Stratovarius - Visions review
|Release date:||April 1997|
01. The Kiss Of Judas
02. Black Diamond
03. Forever Free
04. Before The Winter
06. The Abyss Of Your Eyes
07. Holy Light
09. Coming Home
10. Visions (Southern Cross)
11. Black Diamond [demo] [Japanese bonus]
12. Uncertainty [live] [Japanese bonus]
In tribute to their nth top quality release, the techno-like Nemesis, I decided to return to the album that made me love Stratovarius, the masterpiece: Visions.
Already quite famous, thanks to the good Episode, the Finnish fivesome improved every aspect of their music: technically, emotionally and on the songwriting level. This album contains many of the songs which became Stratovarius classics, and I relate this with the perfect synergy between the two virtuosos of the band: the ex-genius (sob) Timo Tolkki and Jens Johansson, one of the best - maybe the best - keyboardists ever in the history of power metal. They do not simply work as single elements, but as parts of the same organism: together with some charming intros - see Jens' harpsichord in "Black Diamond" or Timo's killer riff in "Legions" - the two unite themselves in continuous chases during the solos, a Stratovarius trademark that has been imitated, often unsuccessfully, by many bands.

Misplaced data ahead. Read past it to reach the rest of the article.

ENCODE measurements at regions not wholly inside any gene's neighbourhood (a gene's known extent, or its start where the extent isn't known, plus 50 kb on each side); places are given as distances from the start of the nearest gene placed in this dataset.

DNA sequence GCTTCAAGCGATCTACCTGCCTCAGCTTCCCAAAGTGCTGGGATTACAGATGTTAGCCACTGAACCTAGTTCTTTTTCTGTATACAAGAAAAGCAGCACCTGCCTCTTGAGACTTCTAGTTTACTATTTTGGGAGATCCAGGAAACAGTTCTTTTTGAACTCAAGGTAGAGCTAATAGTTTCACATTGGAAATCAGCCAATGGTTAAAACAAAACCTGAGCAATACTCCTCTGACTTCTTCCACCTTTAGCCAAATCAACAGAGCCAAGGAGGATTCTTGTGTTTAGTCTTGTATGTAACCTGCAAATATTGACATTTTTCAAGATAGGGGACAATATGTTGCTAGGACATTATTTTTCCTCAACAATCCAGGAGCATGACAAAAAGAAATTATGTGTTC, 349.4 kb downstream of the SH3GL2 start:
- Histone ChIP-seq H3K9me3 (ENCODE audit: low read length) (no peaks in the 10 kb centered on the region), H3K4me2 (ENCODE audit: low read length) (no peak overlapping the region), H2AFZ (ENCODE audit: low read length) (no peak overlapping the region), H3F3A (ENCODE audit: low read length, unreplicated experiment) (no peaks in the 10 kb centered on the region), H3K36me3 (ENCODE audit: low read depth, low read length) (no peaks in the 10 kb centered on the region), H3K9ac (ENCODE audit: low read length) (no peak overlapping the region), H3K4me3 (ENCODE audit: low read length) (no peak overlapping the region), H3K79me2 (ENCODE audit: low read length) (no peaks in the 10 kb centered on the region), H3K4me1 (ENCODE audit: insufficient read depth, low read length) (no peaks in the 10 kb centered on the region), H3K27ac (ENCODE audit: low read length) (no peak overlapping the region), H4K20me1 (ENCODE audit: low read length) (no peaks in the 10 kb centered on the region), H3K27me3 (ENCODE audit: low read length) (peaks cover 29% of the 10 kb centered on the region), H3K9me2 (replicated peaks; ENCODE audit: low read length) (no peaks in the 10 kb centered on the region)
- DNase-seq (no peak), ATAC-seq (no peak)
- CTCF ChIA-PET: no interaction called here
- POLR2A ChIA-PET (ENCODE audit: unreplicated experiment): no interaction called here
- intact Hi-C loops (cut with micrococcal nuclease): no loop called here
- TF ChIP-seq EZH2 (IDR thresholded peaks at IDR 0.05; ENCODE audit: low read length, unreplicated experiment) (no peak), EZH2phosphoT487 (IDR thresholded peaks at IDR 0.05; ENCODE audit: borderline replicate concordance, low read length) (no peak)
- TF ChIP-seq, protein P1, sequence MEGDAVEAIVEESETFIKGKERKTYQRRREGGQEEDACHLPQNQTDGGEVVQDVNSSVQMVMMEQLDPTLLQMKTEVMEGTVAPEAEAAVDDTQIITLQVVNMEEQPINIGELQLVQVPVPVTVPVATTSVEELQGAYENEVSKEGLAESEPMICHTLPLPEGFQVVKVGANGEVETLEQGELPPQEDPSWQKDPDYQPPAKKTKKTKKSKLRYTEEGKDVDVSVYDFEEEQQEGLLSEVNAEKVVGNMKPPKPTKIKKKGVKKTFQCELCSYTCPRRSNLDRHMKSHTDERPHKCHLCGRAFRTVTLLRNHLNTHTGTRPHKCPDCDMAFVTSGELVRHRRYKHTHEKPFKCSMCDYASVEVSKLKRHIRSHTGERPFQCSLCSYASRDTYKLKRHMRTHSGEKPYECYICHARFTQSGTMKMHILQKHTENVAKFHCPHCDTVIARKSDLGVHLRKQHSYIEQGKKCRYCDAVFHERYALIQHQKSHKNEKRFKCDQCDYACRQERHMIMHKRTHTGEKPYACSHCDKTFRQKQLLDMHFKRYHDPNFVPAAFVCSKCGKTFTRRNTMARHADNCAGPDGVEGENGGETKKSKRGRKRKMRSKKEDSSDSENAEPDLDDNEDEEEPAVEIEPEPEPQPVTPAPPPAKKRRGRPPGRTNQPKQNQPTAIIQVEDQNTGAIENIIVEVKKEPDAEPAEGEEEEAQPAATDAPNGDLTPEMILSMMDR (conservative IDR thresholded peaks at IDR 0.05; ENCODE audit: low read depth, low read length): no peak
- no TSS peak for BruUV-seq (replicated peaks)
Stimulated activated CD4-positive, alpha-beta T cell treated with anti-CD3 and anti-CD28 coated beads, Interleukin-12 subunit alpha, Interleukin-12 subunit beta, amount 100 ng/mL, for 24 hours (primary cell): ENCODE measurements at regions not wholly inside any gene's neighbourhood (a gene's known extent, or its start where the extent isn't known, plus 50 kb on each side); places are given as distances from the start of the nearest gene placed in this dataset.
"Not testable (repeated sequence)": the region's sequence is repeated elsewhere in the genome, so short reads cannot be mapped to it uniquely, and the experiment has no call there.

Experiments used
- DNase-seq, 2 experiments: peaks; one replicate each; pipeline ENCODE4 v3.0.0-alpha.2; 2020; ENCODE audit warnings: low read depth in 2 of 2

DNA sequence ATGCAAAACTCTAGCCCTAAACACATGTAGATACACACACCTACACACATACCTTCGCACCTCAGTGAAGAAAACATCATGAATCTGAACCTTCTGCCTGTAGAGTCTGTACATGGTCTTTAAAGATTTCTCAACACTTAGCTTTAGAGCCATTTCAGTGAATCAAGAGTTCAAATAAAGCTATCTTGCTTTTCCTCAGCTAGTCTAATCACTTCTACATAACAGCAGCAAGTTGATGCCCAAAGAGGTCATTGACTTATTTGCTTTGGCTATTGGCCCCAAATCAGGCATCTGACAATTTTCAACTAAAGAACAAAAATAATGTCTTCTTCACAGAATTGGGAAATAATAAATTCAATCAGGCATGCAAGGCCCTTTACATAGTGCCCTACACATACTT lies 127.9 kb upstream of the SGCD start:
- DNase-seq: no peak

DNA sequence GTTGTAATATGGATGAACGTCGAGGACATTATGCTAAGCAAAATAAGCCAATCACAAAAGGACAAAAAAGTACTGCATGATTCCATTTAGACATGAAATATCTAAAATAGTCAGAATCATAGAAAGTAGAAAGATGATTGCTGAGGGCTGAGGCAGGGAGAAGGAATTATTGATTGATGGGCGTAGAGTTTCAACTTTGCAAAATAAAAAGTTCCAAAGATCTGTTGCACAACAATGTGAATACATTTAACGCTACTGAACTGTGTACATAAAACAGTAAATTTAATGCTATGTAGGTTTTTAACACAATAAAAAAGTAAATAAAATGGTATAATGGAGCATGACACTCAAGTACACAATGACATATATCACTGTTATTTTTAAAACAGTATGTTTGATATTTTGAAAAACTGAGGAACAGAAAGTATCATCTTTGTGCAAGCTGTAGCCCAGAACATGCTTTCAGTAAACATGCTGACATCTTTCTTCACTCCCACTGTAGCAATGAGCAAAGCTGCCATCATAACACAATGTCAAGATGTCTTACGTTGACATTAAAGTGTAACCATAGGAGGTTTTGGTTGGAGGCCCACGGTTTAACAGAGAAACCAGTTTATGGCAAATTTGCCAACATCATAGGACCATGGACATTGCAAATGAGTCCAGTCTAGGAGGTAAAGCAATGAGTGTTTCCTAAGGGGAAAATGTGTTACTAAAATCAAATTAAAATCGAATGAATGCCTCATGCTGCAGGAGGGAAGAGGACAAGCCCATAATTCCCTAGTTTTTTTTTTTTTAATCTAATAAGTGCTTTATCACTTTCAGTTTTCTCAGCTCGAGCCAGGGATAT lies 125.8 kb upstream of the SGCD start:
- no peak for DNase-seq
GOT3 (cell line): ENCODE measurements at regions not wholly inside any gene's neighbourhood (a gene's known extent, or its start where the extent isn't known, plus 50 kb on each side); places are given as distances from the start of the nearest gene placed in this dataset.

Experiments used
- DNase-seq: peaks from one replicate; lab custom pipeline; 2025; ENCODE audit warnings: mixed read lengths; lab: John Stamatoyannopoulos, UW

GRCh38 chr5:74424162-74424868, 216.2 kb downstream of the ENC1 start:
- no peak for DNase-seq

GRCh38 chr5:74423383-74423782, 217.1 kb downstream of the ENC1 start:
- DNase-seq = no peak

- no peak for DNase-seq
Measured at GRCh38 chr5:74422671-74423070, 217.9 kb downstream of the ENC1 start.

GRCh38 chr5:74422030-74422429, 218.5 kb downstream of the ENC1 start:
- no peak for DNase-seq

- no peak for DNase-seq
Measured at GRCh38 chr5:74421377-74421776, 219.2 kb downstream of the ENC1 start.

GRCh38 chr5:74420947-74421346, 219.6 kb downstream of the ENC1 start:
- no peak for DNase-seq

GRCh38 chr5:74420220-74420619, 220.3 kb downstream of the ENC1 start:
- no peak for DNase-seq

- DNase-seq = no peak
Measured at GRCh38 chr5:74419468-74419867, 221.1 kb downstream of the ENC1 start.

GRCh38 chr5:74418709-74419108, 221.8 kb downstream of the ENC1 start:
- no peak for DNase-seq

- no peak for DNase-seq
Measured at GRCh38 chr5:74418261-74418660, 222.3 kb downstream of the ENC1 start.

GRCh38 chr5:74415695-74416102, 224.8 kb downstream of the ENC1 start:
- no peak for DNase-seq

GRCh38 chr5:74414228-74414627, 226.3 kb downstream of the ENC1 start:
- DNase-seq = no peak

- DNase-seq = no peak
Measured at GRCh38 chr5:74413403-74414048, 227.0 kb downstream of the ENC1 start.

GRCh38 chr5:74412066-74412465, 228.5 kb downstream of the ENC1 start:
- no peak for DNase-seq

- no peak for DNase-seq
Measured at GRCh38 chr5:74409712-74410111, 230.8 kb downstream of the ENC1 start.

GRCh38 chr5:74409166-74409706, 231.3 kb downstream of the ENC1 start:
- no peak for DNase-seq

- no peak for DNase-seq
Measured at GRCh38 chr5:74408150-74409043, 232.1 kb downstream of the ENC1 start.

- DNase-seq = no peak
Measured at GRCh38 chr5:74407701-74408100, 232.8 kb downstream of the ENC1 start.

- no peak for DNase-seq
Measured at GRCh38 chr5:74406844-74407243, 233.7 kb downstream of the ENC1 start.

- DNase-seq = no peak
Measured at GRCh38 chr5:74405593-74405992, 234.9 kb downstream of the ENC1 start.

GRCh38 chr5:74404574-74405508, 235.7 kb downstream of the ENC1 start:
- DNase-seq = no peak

Then comes to mind the other Timo: Kotipelto is nothing but a god. His timeless voice, damn high and authoritative, brings "fifty shades of ice" to the band's music, from the melancholy in "Before The Winter" to the typical power metal bravery in "Forever Free", never sounding plain. The astonishing fact is that now, sixteen years later, he's exactly the same.
Listening to the instrumental "Holy Light" allows one to appreciate also the galloping drums and the rhythmic bass, which fit in every song whether fast, slow or mid-tempo like the majestic opener "The Kiss Of Judas".
Concerning the songwriting, this album shows a clear improvement, as previously stated. The band is at ease with every kind of song, and this is one of the greatest ups in Visions. In fact, it contains so many different types of tracks that it's possible to pass in a few minutes from simple classics as "Paradise" to intricate suites like the title track, and this prevents boredom to the listener. To conclude, the production is stunningly good, considered the year 1997.
I had ready two little low points for this album, but they decreased to one. The first, in fact, should have been that Visions, in all its greatness, is limited to only one genre. Then I remembered that it's exactly this album that has been the model for every band hereafter. This is among the patriarchs of power metal, innovative in sound, style and meaningful lyrics. The only thumbs down that remains is: it ends.
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